SLR - June 2016 - Christine Nguyen
Return to Sport Following Acute Lateral Ligament Repair of the Ankle in Professional Athletes
Reference: White WJ, McCollum GA, Calder JD. Return to Sport Following Acute Lateral Ligament Repair of the Ankle in Professional Athletes. Knee Surg Sports Traumatol Arthrosc. 2016 Apr; 24(4): 1124-1129.
Scientific Literature Review
Reviewed By: Christine Nguyen, DPM
Residency Program: Wyckoff Height Medical Center
Podiatric Relevance: About one-fourth of all musculoskeletal system injuries are sports related. Of those sports injuries, ankle sprains and ligament injuries are a common problem facing professional athletes. These injuries cost significant time lost for athletes to return to training and play. In addition, they may cause chronic instability, pain and ankle dysfunction. The aim of this study was to determine the time of return to training and game following reconstruction of acute grade III lateral ligament injuries.
Methods: Data was collected from a single surgeon who followed 42 athletes who were operatively treated for grade III lateral ligament injuries and underwent Brostrom repair. Twelve of the 42 athletes sustained associated injuries, which included osteochondral lesions, deltoid ligament injuries and combined deltoid ligament injury with osteochondral lesions. MRI and clinical examination, including anterior drawer and talar tilt, was used to diagnosis a grade III injury to confirm the complete rupture of the ATFL and CFL. Any patient with previous ankle injury or grade I or II injuries was excluded from the study and treated conservatively. All of the patients underwent the modified Broström repair.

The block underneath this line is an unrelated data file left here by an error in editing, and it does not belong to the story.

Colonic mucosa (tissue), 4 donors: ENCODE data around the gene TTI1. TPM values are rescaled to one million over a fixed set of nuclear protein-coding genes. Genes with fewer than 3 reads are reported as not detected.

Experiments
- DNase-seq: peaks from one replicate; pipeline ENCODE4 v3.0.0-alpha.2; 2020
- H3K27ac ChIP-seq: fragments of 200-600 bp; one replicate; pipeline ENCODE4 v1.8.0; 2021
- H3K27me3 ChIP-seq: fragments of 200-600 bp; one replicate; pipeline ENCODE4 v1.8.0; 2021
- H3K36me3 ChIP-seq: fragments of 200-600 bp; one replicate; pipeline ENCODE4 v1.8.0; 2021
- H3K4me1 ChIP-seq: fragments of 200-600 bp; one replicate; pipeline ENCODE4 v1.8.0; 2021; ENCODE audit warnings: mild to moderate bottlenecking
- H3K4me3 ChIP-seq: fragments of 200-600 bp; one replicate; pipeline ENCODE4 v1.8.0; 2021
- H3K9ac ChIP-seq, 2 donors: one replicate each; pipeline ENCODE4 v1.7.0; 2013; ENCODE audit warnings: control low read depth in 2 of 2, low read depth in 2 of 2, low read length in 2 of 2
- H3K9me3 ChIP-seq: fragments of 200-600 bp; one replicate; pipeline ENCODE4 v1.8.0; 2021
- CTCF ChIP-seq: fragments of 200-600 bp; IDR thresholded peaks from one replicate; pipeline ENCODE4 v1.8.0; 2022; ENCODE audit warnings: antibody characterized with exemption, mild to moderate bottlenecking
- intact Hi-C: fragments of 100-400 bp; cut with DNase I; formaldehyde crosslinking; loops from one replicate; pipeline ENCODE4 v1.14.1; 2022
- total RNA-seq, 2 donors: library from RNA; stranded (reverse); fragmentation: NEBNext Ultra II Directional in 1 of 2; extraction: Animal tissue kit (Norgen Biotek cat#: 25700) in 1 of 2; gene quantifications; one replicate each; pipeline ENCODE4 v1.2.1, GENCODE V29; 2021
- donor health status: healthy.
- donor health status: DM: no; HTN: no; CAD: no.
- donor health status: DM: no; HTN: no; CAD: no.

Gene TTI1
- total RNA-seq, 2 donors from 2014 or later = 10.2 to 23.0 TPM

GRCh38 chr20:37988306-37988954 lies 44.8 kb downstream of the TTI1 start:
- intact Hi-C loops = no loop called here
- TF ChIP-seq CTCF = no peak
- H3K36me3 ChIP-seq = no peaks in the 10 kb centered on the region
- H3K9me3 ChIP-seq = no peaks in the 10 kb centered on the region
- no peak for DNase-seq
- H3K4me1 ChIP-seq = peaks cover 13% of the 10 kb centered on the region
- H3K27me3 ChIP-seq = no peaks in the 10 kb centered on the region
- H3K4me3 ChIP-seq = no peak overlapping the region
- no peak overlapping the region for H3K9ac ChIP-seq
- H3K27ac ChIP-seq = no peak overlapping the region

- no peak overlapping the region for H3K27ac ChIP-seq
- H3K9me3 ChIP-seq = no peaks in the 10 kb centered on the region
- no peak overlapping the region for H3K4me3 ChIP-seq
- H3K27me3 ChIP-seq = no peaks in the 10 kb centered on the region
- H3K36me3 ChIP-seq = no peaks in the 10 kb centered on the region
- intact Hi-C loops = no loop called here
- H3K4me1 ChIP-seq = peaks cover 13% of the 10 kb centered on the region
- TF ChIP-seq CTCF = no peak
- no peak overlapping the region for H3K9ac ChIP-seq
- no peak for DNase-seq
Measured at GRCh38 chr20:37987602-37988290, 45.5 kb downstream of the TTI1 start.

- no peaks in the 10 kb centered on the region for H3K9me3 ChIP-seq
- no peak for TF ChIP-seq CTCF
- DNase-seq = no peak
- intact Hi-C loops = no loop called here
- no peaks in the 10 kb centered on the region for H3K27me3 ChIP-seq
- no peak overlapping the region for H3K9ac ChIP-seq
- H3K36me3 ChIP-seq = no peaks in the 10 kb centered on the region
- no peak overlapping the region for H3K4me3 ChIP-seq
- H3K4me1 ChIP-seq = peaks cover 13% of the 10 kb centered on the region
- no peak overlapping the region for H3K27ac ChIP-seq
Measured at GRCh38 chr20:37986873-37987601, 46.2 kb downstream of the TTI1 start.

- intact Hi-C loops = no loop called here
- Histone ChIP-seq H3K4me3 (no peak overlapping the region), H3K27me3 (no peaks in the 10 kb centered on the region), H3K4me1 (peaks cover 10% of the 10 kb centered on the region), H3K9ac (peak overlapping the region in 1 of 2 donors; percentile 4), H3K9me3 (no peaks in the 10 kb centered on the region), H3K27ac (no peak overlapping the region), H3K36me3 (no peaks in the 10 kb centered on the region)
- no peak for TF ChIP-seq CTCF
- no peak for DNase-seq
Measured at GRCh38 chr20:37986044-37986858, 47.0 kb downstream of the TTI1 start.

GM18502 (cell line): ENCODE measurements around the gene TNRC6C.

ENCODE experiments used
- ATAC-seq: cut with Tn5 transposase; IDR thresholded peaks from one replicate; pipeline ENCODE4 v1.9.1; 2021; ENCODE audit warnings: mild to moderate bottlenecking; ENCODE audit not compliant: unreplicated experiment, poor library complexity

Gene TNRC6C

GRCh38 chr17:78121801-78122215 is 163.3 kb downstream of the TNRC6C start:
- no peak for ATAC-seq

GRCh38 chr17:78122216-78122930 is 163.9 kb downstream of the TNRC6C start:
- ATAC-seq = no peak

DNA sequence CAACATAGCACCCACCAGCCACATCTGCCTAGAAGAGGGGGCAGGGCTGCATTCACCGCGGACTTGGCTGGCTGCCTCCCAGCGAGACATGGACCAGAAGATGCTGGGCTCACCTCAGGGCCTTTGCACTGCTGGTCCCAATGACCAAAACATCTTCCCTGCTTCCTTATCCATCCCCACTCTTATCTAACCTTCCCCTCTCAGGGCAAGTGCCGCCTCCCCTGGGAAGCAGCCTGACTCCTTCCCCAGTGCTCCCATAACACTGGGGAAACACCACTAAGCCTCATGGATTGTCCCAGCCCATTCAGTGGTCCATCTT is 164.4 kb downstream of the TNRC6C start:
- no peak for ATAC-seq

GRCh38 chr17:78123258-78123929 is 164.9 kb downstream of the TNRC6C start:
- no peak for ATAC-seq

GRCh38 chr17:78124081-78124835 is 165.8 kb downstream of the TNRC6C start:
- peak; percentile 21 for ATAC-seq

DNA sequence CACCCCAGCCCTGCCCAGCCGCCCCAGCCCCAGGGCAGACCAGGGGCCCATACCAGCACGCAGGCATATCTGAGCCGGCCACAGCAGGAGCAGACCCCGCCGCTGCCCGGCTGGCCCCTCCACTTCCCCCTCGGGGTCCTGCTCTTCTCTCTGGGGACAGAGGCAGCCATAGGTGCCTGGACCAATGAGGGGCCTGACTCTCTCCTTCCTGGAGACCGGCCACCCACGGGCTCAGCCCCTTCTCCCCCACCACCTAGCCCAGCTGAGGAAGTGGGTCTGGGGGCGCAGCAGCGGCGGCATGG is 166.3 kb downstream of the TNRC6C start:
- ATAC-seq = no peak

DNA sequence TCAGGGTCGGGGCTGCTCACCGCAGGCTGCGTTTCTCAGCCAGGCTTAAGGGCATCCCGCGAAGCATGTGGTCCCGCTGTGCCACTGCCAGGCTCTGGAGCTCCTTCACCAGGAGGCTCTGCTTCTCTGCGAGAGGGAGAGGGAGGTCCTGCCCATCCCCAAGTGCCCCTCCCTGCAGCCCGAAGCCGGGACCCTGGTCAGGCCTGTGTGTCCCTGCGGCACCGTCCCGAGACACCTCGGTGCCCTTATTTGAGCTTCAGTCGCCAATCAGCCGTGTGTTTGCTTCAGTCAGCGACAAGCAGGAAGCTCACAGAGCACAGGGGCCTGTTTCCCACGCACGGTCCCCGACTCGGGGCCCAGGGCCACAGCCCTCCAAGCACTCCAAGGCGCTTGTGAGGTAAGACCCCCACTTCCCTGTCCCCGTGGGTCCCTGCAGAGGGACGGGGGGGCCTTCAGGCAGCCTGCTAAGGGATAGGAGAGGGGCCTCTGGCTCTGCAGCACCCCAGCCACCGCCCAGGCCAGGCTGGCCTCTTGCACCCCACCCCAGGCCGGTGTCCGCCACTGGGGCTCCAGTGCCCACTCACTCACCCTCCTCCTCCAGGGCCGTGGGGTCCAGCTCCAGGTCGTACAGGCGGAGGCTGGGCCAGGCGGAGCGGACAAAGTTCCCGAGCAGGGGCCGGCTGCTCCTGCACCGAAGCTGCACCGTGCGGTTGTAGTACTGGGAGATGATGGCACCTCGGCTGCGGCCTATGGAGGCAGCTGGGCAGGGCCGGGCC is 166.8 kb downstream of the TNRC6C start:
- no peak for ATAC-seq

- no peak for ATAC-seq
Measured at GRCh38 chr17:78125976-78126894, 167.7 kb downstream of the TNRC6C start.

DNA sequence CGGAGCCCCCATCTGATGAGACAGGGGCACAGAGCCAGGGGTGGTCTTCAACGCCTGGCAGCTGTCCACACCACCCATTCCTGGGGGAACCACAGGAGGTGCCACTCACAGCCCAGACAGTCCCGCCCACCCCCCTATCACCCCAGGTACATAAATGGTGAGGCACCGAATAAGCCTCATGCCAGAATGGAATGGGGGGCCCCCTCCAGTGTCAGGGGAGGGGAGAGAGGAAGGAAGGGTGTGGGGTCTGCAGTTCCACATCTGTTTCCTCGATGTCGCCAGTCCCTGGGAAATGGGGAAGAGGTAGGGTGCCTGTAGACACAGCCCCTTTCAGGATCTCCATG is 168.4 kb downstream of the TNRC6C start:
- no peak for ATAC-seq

Results: In the study, all patients underwent the surgical procedure within seven days (average) following the injury. The median time for all athletes to return to training was 63 days. The median time to return to full sports was 77 days. Despite no difference in pre- and postoperative VAS scores between the groups, those with combined injuries had lower FAOS pain and symptoms postoperatively (p=0.027, p<0.001). Of the 42 athletes who underwent the procedure, two had complications. However, all returned to their preinjury level of sports.
Conclusions: The results of the study indicated that lateral ligament reconstruction is effective treatment for acute lateral ligament rupture in athletes. This study can help podiatric physicians predict the expected time for their athletic patients to return to training and sports.